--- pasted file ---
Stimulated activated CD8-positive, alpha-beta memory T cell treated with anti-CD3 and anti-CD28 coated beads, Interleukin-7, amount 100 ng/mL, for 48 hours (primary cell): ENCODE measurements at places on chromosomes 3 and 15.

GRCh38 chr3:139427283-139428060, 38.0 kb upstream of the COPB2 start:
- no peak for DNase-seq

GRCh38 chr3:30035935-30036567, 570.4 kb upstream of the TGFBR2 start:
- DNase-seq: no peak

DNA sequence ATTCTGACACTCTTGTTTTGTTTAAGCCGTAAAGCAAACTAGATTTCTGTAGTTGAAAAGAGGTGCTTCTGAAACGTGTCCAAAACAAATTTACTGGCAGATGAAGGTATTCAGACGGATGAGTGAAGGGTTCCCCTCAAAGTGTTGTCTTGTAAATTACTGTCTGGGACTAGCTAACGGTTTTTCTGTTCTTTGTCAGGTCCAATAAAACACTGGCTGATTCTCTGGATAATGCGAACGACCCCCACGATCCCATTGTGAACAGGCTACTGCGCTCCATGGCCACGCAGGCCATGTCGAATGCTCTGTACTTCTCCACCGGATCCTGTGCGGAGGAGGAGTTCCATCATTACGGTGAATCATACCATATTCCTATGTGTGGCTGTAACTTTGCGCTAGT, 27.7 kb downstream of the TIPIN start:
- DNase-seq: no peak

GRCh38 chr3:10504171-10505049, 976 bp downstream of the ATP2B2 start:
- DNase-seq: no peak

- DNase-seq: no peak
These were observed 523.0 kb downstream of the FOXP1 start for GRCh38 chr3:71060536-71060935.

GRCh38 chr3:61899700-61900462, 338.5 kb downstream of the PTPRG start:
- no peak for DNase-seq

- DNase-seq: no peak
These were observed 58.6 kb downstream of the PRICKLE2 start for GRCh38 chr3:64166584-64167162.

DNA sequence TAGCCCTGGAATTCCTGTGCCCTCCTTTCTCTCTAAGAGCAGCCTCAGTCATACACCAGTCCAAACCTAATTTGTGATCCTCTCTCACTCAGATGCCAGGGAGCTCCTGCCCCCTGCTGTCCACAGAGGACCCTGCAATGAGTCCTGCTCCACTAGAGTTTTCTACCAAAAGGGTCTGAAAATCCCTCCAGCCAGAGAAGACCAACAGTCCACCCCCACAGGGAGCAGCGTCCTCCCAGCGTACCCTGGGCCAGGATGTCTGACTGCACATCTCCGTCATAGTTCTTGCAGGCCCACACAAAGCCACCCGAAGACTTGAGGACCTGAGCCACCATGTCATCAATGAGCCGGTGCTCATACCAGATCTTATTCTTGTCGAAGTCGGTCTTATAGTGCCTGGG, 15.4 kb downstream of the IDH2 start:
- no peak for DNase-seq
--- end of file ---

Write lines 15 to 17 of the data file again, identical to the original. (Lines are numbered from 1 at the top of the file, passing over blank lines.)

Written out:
These were observed 58.6 kb downstream of the PRICKLE2 start for GRCh38 chr3:64166584-64167162.

DNA sequence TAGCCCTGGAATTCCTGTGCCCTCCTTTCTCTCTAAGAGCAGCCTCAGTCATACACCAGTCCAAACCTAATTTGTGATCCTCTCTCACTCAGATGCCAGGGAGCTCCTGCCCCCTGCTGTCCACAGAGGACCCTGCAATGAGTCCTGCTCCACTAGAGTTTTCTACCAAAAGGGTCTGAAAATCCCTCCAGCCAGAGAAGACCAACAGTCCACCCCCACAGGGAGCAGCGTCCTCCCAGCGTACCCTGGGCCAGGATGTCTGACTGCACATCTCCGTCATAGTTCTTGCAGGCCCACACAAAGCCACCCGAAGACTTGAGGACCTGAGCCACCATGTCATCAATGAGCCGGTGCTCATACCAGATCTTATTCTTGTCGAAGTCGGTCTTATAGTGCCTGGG, 15.4 kb downstream of the IDH2 start:
- no peak for DNase-seq